Hoodie: Billionaire Boys Club, Jacket: ZDDZ, Jeans, trainers: Kojey’s own

It’s very rarely that we see artists who are able to change the way in which we view art, and culture, as a whole. With work spanning across music, film and fashion; the London-based poet and mixed media talented Martian, Kojey Radical, is definitely one of those artists. Since the release of his debut EP ‘Dear Daisy: Opium in June 2014, Kojey has been on every ‘Ones To Watch’ list from here back to his home planet. In a league and world of his own creatively and artistically, his ever-growing body of work transcends boundaries and continuously challenges the ways in which art can be digested.

In collaboration with Style Stands Alone, 211 Girls had the chance to shoot and sit down with the man himself in his East London stomping ground of Hoxton.

211 Girls: You are the Creative Director behind ‘Push Crayons’. Tell us a bit about it.

Kojey Radical: ‘Push Crayons’ is a creative media agency and collective that I started with my boy, Craig. Its beginnings were inspired by the people who told us ‘No’. We decided go it alone, and over time we met a bunch of new creatives who have also become a part of the movement. The coolest part about it is that nobody knows who exactly is in ‘Push Crayons’, or how many members there are. Our work spreads across art, media, film, music, live engineering, design- you name it.

The name ‘Push Crayons’ developed from my thoughts about what period of our lives the majority of us have the most imagination and are the most creative [without boundaries]. For most of us, that was probably when we were kids with crayons. As we get older, we can lose a bit of that- we mold, we get jobs and start ‘pushing paper’. If you are able to hold on to that ‘something’ and are driven to create without boundaries into adulthood, then that could be referred to as pushing crayons.

211: In your opinion, what is the difference between a ‘talent’ and a ‘gift’?

KR: I think a talent is a gift. How you use your talents is what can differentiate the two. What you do with the ability and ‘blessing’ can be what sets them apart. Some people have a talent but do not view it as a gift. They are gifted but don’t realize the potential of that talent.

211: So why do you think you were gifted with the art of spoken word? Or are you still on your journey to discovering why?

KR: I am definitely still trying to figure out why, and that’s because I discovered this gift last. I did everything else before I did poetry. I started out drawing and painting, and then I danced for 9 years. I did some acting, designing, and then poetry came. Looking back, poetry [writing] was always something I was interested in, but it didn’t really stick until about 2 years ago…and now, here I am. It’s been a journey and I’m still on the road to discovery.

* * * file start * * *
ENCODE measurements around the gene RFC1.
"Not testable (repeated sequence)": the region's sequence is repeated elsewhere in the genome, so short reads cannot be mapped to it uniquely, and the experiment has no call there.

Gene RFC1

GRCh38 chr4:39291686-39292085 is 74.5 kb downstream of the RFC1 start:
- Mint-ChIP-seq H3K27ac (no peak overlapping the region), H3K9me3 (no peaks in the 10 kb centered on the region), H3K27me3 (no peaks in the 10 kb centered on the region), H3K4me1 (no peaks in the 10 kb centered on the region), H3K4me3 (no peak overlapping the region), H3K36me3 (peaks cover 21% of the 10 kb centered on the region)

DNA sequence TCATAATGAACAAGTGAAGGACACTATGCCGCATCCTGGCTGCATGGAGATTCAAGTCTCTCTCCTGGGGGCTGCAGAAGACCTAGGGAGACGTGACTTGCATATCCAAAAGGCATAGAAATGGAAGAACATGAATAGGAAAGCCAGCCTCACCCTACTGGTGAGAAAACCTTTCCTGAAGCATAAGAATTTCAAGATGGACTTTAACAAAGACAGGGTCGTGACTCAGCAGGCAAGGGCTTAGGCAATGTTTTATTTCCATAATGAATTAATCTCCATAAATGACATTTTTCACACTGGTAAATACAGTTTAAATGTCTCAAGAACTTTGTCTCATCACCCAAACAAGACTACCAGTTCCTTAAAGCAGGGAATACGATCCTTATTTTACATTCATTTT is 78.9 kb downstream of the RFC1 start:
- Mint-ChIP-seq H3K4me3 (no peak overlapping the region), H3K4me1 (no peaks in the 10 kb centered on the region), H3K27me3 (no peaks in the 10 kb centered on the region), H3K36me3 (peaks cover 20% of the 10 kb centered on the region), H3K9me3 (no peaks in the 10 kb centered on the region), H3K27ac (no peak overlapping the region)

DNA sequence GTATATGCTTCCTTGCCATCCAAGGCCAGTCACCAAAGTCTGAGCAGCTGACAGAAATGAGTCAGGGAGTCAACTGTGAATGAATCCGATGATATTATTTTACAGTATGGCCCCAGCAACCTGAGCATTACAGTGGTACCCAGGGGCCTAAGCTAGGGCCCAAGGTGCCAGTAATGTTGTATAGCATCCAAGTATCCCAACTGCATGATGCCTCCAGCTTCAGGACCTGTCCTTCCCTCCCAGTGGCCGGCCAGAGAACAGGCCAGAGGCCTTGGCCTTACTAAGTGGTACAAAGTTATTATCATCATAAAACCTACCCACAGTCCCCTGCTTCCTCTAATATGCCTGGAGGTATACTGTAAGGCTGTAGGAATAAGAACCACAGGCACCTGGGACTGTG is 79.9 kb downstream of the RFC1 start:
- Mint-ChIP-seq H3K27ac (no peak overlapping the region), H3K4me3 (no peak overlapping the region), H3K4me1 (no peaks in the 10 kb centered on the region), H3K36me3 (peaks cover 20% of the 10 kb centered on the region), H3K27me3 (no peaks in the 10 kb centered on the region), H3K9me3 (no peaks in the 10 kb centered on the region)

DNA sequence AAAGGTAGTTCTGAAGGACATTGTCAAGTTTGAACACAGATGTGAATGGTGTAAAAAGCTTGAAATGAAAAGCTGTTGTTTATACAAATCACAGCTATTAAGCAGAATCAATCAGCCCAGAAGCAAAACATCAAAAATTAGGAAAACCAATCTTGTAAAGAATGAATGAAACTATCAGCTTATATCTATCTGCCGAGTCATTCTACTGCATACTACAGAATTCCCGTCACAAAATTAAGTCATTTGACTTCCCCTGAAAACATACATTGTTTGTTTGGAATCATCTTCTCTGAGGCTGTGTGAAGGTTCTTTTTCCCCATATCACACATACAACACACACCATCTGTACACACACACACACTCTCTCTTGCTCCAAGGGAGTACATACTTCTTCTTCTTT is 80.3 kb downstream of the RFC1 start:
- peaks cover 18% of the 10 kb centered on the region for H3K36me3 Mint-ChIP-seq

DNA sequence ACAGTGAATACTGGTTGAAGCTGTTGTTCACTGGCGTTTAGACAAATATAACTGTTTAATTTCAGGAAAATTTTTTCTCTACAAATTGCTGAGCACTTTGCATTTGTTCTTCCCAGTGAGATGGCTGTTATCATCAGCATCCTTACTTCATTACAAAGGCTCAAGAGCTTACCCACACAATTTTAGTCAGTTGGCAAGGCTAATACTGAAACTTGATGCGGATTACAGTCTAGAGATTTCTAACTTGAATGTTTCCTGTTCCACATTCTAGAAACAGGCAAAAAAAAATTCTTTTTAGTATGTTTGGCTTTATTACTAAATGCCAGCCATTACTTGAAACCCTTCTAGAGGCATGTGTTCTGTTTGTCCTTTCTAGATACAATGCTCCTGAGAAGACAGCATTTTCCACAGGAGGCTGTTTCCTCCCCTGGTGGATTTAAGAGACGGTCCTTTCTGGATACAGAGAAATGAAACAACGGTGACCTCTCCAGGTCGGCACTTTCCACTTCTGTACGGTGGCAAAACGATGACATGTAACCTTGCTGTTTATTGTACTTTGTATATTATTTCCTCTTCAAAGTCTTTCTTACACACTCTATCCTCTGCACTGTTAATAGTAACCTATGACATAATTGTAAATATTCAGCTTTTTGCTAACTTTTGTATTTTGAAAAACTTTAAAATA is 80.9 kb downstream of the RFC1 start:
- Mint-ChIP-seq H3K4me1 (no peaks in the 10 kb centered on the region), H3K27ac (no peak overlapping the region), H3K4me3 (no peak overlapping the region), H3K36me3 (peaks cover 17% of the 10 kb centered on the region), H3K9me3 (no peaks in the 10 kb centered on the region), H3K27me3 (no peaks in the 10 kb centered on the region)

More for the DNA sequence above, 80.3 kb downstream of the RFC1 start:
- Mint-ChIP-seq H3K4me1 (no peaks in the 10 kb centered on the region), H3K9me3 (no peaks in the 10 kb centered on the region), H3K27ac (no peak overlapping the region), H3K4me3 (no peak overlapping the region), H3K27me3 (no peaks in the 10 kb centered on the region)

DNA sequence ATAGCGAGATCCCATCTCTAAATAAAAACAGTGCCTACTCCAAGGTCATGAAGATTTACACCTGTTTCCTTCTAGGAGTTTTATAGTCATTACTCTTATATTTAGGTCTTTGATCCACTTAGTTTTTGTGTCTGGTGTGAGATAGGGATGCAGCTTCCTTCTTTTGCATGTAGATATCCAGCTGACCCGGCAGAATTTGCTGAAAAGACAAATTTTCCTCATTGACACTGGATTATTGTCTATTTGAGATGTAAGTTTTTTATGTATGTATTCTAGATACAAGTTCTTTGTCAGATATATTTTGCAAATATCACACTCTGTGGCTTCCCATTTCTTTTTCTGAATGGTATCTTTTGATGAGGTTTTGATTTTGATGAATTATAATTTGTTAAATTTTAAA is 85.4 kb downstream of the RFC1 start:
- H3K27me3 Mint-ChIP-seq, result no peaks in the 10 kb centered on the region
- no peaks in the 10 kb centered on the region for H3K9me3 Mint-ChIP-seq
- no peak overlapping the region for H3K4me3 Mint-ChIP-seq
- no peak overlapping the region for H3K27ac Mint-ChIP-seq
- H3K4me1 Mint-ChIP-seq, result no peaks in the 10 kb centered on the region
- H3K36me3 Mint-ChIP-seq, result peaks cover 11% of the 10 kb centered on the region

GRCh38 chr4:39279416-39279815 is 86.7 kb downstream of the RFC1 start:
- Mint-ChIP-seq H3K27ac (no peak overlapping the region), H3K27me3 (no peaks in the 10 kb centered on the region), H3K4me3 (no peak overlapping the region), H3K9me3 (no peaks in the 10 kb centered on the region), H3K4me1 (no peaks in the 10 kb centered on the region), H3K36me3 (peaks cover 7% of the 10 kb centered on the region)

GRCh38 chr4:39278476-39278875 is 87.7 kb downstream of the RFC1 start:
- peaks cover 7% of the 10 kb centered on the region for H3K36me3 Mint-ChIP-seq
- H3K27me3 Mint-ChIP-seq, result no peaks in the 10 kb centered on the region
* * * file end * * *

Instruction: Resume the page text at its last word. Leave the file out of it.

211: Can it sometimes be a burden to you?

KR: 100%. You’ve got to think of it this way: musicians and artists, in general, are some of the most depressed people on the face of the planet. We are forced to wear our emotions and insecurities on the forefront and our work tends to be an over projection of our insecurities. Everyone can see our vulnerability, and that makes us vulnerable.


 Hoodie: Adidas, hat: Kojey’s own

211: Does it frustrate you that everything that is coming out of UK at the moment is being classed as ‘Grime’?

KR: Yes! It’s a bit racist. Grime has become the new word for ‘urban’. Its clear to see that I’m not a grime artist, but the thing is one day I might jump on a grime track just because I like the track or the beat. However, to label what I have put out so far as grime is completely redundant to me. Its obviously not grime. To put all of us [UK ‘urban’ artists] under one umbrella is racist. I have the responsibility as an artist to reflect the times and our youth culture, but that doesn’t automatically make it grime.


211:‘Open Hand’ is a stunning piece of visual/audio work that can be interoperated by viewers/listeners in so many different ways. However, is it important that your own personal truth comes in across in your work?

KR: Yeah…or whatever version of the truth I am trying to portray. I always say that words are important but the words aren’t as important as the belief. If you don’t believe me, then what I’m saying is irrelevant. Out the gate, I’ve had to put my messages across in a different way. Poetry, as a genre is often stigmatized and ostracized. People already have their own ideas of what poetry is and what a poet does. I challenge that by making people hear what they see, and see what they hear. You either like my work or you don’t, but true understanding comes with time. Everything I put out is organic and that will never change. Like, if I ever was to sign with a label, then I would want it to be a partnership. I already have the product. I have to be true to myself, my art and my messages.